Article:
Now that we know a bit more about what NFT systems are and how they operate, let’s look at some of the advantages of using an NFT hydroponic setup. Overall, it is a flexible, low-cost, and low-maintenance system, making it a favorite of many gardeners.
Distinct advantages like the following also make NFT hydroponics an attractive choice for growers:
- Lower nutrient and water consumption: The constant slow trickle of nutrient water keeps your plants healthy without risking overwatering
- Uses less growing media than other methods: This makes it often less messy and more cost-effective than other methods
- Easier to care for the roots: It’s easier to disinfect compromised root systems, and makes observing the root health of your crops much easier
- Prevents build-up of salts in the root area: Keeps your root systems at the proper levels of various minerals, salts, and other nutrients with a constant flow of water
- Minimal water contamination issues: Recirculation of nutrient water makes it less likely that contamination will establish a foothold
- Modular in design: NFT systems can be scaled-up for larger grows
Taken together, these points make a strong case for deciding to use an NFT system for your new hydroponic set-up.
What Are the Cons of NFT Hydroponics Method?
But what about the drawbacks? Surely, there must be some. As with any system, there are bound to be limits, so carefully consider what you’re going to grow and the requirements of those plants.
Limits of the Nutrient Film Technique method include:
- Clogged channels: Root clusters can grow quite expansively, running the risk of blocking the flow of nutrient water through the channel and back into the reservoir.
- Potential for pump failure: Even as short as a few hours of a downed pump can spell disaster for your crops.
- Not well-suited to use for some plants: Those with large taproots or who need lots of support should be avoided in NFT systems.
- Not good for saline water: Saline water will gradually drop in salinity if used in an NFT system.
These limitations are pretty significant, so weigh them carefully against other methods of growing hydroponically.
What Plants Grow Best with NFT Hydroponics Methods?
So, you’ve decided on a Nutrient Film Technique system for your hydroponic set-up. Now comes the ultimate question: What to grow in your NFT system? It’s an important question to answer before building your setup. Some plants are perfect for NFT systems, while others are not such good ideas.
NFT systems are best suited to growing leafy greens with short growing cycles. Some other plants, like herbs and strawberries, can be grown with some success. Crops with large taproots, such as carrots and beets, are not well-suited to NFT systems. Larger, heavier leafy greens like cabbage may also prove problematic to grow.
Spacing your seedlings out properly is important, so if building your own be sure to drill holes for your net pots in the proper places for the crops you plan to grow. Bunching them up too closely can cause growth issues, as well as entangled roots that may block your channel.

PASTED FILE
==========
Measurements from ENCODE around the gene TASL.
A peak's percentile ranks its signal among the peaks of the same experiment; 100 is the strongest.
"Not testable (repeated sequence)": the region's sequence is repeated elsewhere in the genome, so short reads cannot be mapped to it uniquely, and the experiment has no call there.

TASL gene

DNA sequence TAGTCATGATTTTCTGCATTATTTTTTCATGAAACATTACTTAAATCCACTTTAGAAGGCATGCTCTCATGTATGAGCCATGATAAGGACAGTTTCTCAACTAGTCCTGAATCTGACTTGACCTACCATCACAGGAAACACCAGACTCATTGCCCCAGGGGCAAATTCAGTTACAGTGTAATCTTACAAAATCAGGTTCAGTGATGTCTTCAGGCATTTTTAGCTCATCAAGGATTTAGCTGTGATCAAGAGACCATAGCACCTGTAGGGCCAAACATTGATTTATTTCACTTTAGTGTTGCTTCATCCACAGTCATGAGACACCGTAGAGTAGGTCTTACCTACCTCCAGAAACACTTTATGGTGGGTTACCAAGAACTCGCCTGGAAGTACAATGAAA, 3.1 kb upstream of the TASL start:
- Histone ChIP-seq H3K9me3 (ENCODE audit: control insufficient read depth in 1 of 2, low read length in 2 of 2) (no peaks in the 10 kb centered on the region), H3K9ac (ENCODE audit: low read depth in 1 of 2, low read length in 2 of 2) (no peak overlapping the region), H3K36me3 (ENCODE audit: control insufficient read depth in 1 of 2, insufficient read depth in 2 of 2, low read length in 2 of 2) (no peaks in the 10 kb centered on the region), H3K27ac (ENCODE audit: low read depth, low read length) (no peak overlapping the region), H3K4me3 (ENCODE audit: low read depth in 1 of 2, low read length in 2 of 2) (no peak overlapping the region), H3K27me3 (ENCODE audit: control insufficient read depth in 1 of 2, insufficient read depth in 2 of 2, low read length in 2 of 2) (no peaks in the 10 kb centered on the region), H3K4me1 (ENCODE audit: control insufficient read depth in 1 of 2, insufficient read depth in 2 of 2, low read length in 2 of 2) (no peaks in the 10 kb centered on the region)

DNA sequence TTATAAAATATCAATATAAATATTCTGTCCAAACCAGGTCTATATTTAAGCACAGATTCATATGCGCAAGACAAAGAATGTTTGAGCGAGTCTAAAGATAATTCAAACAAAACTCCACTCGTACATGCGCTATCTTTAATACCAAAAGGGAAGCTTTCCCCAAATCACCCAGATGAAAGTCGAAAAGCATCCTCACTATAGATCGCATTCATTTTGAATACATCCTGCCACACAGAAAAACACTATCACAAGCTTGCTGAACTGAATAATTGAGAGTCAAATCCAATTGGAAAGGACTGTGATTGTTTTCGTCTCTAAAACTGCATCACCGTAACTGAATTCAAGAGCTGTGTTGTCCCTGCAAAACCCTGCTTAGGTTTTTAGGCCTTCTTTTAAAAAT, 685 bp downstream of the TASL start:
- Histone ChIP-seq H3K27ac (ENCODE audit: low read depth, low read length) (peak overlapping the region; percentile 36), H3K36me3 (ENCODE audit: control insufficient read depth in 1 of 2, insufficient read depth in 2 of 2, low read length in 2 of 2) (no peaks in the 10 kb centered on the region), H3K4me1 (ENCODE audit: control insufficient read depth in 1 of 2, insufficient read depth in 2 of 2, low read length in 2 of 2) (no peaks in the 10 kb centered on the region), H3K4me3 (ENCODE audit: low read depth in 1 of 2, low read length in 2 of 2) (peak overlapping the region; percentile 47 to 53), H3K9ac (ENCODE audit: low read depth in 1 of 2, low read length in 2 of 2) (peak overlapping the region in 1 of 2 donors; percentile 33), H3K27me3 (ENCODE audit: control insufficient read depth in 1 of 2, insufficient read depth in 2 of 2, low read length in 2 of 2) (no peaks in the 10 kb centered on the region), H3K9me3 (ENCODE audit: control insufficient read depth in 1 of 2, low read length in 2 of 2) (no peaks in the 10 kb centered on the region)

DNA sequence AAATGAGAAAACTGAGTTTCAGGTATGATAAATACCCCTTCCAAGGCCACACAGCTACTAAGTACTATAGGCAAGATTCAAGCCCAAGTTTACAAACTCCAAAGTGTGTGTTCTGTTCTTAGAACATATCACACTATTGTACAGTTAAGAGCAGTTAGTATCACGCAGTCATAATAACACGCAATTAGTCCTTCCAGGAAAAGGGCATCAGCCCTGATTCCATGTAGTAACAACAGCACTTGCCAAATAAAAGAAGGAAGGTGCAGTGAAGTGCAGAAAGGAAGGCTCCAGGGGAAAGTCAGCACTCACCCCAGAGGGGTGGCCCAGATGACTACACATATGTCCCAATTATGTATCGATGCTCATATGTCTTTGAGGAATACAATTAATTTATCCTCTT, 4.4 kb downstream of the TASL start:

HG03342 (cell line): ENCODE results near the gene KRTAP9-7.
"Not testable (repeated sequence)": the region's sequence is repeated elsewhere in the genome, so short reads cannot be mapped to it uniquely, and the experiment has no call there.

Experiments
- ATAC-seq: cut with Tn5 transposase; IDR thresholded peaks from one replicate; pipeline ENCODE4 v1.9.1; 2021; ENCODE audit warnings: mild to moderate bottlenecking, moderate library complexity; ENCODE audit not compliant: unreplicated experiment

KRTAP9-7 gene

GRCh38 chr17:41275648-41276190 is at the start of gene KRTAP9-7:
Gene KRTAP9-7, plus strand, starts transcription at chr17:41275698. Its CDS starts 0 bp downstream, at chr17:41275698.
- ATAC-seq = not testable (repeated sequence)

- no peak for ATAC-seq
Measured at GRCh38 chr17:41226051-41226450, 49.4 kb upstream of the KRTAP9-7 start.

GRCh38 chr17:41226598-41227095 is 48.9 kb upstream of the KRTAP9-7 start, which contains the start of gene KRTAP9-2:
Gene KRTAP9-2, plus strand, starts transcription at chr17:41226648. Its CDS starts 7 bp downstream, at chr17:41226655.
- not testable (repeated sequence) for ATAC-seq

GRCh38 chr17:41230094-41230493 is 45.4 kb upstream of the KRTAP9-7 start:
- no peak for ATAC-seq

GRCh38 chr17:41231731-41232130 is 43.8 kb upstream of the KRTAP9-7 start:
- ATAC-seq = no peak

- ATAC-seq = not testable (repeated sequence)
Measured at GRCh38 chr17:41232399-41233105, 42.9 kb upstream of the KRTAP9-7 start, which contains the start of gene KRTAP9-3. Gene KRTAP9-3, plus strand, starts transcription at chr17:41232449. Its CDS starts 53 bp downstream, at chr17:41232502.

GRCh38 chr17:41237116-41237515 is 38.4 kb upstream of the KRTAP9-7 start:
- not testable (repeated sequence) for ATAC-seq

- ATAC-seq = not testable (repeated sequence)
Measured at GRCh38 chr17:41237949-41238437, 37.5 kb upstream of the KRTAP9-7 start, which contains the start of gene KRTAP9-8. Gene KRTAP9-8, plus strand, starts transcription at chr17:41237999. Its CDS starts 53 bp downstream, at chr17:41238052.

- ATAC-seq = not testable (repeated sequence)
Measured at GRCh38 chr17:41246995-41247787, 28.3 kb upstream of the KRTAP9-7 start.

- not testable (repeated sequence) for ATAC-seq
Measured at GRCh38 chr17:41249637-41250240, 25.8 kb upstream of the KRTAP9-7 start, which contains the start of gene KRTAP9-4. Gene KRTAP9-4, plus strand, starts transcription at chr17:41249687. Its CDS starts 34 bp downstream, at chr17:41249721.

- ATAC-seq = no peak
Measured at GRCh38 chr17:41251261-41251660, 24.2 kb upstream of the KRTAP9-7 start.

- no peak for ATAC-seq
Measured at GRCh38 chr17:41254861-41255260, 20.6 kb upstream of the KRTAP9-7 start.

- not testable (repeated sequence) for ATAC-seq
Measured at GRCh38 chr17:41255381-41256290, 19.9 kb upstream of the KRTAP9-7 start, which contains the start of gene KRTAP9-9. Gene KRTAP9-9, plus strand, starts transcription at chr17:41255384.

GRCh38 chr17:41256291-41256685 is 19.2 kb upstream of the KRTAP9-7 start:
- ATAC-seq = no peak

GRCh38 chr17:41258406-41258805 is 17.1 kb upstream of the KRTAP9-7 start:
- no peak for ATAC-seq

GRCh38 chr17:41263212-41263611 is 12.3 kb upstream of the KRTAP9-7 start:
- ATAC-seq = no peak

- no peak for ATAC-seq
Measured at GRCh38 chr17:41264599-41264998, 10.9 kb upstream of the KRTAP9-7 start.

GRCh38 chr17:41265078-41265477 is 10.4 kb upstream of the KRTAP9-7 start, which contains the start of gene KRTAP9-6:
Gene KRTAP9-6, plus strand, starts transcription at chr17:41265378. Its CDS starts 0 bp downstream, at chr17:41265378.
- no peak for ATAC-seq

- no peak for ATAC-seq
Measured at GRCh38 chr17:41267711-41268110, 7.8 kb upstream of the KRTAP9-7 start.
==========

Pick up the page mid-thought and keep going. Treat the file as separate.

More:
Vegetables That Grow Well with NFT Methods
What vegetable grows well in an NFT system? As stated above, leafy greens with short lifespans dominate the NFT hydroponics world. If you’re looking to up your salad game with home-grown veggies, then an NFT system may be right for you.
Veggies that grow well in Nutrient Film Technique systems include:
- Bibb lettuce: A type of Butter lettuce, Bibb lettuce is a soft, buttery green that harvests in 6-8 weeks.
- Leaf lettuce: Leaf lettuces do not grow in “heads” and are often easier to grow than romaine or other head lettuces. Like Bibb lettuce, it is harvested in about 6-8 weeks.
- Spinach: Spinach, a cool-season crop with many nutritional benefits, is also easy to grow in an NFT hydroponic system. It can be harvested in 5-7 weeks.
- Broccoli Raab: Another cool-season crop best sown in early spring, broccoli raab makes a great addition to your NFT system. Varieties range in maturation time, with some harvestable at 40-45 days, while others take up to 75 days.
Herbs That Grow Well with NFT Methods
What if you’d rather not grow veggies? Perhaps you’d prefer an aromatic hydroponic garden filled with herbs. If that’s the case, you may be wondering which herbs tend to grow well in an NFT system?
Herbs that do well in NFT systems include:
- Basil: Continually harvestable at maturity, basil is a popular herb in many cuisines that is easy to grow in NFT systems. Basil needs upwards of 11 hours of light per day, so be sure you can facilitate this much full sunlight or have an artificial light source.
- Mints: Mints, like spearmint and peppermint, have roots that grow quickly, making them ideal for hydroponic grows.
- Chives: Chives can be grown with relative ease in hydroponic systems, and reach maturity at 6-8 weeks. At that time, they become continually harvestable at 3–4-week intervals while the plant regrows.
Fruits That Grow Well with NFT Methods
Maybe you’ve got a hankering for home-grown fruit? Can you grow anything sweet and juicy with an NFT hydroponic system? You sure can!
NFT systems are best known for growing fruit like:
- Strawberries: Strawberries have a short growth cycle and are pretty well suited to hydroponics, specifically NFT set-ups. They have been grown commercially in NFT systems for decades.
- Blueberries: Blueberries are high in vitamins, and though they take longer to grow than strawberries (up to the second year in some cases) they still do well in NFT systems.
Who is NFT Hydroponics Best for?
Nutrient Film Technique hydroponics are best suited to a few types of people. Those who have a do-it-yourself streak like the simplicity and cheapness of their construction. People who prefer a lower-maintenance system will likely prefer the NFT. Growers who want leafy greens, herbs like basil, or fresh berries would also do well to try out an NFT system.
In summation, the Nutrient Film Technique is a method of hydroponic growing. It employs a pump in the reservoir to bring water up to the channel (or grow tray), which is slanted to allow the nutrient water to drain back into the reservoir. This cuts down on water and nutrient consumption protects against overwatering and gives easy access to roots for care and maintenance.
An NFT system is a great way to grow leafy veggies, some herbs, and fruit like strawberries and blueberries. They are well-suited to gardeners who are particularly handy, or who want to take advantage of the relatively low maintenance requirements of NFT systems.